APRIL 6, 1863.-Skirmish at Nixonton, N. C.
Report of Captain Enos C. Sanders, First North Carolina (Union) Infantry.
WASHINGTON, N. C., May 1, 1863.
I started on the steamer Massasoit for New Berne and arrived at Midnight. Took the same boat on the 2nd instant for Plymouth. I made application for transportation at New Berne, and the quartermaster, Lieutenant-Colonel Biggs, ordered the Massasoit to go the whole trip with me; but as his orders did not reach the captain of the steamer I went to Plymouth, where I arrived on Sunday, the 3rd instant. Saw Commander Charles Flusser that evening; he was to send a gunboat as convoy to the steamer Massasoit, which I had already procured the use of, to go as far as Roanoke with me.
After getting the men that I was after (but afterwards the general decided to send a gunboat and a company of infantry), on the morning of the 4th I started at 5 a. m. on the United States gunboat Southfield, Captain Behm commanding, with a company of the Eighty-fifth New York Infantry, Lieutenant Whitney commanding. Arrived at Halley's Landing at 9 a. m.; the wharf had been burned by the Confederates. I landed with the company, and, on making inquiries, found that the men of Company E were encamped in the woods 10 miles from that place, and as it was uncertain about the force of the enemy in that vicinity I did not think it prudent to go into the country. We then started for the Pasquotank River, where we arrived at 5 p. m. We landed at the mouth of the river and marched to Shiloh, a distance of 10 miles, where we went aboard of the gunboat at 10 p. m. I sent word to the men to be ready the next day to go with me.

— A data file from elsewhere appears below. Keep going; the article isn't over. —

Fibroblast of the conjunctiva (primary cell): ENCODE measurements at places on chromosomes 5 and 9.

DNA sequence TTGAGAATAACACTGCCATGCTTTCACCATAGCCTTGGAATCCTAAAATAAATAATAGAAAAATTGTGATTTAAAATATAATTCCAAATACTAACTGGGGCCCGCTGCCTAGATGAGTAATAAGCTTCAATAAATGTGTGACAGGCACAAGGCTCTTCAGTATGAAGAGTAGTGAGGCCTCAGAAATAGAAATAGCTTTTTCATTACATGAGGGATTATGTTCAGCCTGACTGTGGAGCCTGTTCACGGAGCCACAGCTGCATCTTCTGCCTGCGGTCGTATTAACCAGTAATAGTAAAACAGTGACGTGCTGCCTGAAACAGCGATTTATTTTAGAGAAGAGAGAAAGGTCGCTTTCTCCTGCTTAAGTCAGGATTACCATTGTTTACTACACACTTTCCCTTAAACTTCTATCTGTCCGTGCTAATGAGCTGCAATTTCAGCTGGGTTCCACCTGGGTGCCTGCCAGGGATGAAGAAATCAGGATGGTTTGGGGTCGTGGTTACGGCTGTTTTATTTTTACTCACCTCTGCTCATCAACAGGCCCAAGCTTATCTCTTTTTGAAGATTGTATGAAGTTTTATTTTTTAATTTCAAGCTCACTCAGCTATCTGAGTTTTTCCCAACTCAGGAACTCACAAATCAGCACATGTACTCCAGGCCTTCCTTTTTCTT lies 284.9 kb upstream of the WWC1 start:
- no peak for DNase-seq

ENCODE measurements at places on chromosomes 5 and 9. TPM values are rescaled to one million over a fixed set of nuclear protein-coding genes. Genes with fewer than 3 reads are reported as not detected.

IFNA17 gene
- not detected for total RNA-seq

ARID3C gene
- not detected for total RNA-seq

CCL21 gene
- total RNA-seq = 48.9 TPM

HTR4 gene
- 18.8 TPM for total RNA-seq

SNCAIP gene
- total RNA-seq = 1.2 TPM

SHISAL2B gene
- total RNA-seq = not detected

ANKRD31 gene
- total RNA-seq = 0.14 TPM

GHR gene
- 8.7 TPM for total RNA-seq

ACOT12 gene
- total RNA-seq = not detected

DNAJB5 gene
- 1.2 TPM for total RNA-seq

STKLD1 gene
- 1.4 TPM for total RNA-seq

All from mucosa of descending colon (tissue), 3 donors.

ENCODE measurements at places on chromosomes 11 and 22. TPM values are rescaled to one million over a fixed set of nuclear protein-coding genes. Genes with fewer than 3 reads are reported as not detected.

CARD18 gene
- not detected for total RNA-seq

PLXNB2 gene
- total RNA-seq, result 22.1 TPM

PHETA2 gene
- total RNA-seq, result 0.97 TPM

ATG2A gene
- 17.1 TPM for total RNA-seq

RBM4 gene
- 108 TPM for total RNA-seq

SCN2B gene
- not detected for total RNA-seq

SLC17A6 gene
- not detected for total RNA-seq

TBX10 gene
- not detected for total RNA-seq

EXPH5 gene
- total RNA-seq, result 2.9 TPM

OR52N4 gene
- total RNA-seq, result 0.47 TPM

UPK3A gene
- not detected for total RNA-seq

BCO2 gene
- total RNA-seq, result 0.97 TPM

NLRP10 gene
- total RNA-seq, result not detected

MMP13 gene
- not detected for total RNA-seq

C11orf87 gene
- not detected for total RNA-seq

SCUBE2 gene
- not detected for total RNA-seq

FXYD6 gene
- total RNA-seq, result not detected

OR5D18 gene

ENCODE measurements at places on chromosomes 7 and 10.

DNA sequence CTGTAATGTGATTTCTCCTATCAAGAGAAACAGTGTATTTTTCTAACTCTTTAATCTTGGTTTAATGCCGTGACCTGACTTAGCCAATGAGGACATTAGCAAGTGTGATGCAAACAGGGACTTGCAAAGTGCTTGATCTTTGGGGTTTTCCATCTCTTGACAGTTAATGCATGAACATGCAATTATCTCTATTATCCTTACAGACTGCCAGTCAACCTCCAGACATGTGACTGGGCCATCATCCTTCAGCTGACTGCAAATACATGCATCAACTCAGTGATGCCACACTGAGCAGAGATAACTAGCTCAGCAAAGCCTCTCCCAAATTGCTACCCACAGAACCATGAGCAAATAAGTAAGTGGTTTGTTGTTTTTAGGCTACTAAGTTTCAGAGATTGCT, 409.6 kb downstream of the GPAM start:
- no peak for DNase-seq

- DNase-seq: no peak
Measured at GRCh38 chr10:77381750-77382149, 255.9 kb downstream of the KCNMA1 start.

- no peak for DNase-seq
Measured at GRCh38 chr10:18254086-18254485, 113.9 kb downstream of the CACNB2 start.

On the morning of the 5th we went to Elizabeth City; landed and got the family of William Wright; went to Shiloh; the schooner Patty Martin had arrived; went to Jones' Mill; landed; marched to Old Trap; found some of the men collected there, but the others,not knowing of our presence, could not be found. We staved till morning, and then went on board with 7 of my men, as follows: Peter, Stephen, Cornelius, and Nicholas Burgess, Ithean and Wilson Duncan, and Dempsey Wright. We crossed over to the Pasquotank side; landed and got the family of Joseph Morgan. There were four men in that country belonging to my company; one, John Cartwright, came us; one could not be found, and the other two were, one sick and one wounded. We went aboard at dark.
On the morning of the 6th the Southfield started for Roanoke at 2 a. m. I started for Nixonton, on Little River, at daylight with the schooner Patty Martin and my men, numbering 17. We arrived at the landing of Thomas Moss' place at 5 p. m.; came to anchor; sent a boat ashore with 6 men, with orders not to land till they found all right; a large flat at the landing looked suspicions. As the boat approached the land they saw landing looked suspicious. As the boat approached the land they saw a handkerchief waived in the window of Mrs. Moss' house. They put about pulled for the schooner, when they were fired upon by the guerrillas. They returned the fire from the boat, and we commenced a brisk fire from the schooner, which was kept up till the boat came alongside, when we got under way and headed down the river.
We had used nearly all the ammunition we had. There was no one hurt on our side, although the boat was within 40 yards of the shore when fired upon. The vessel was struck several times. We got to the mouth of the river at sunset, where we found the United States steamer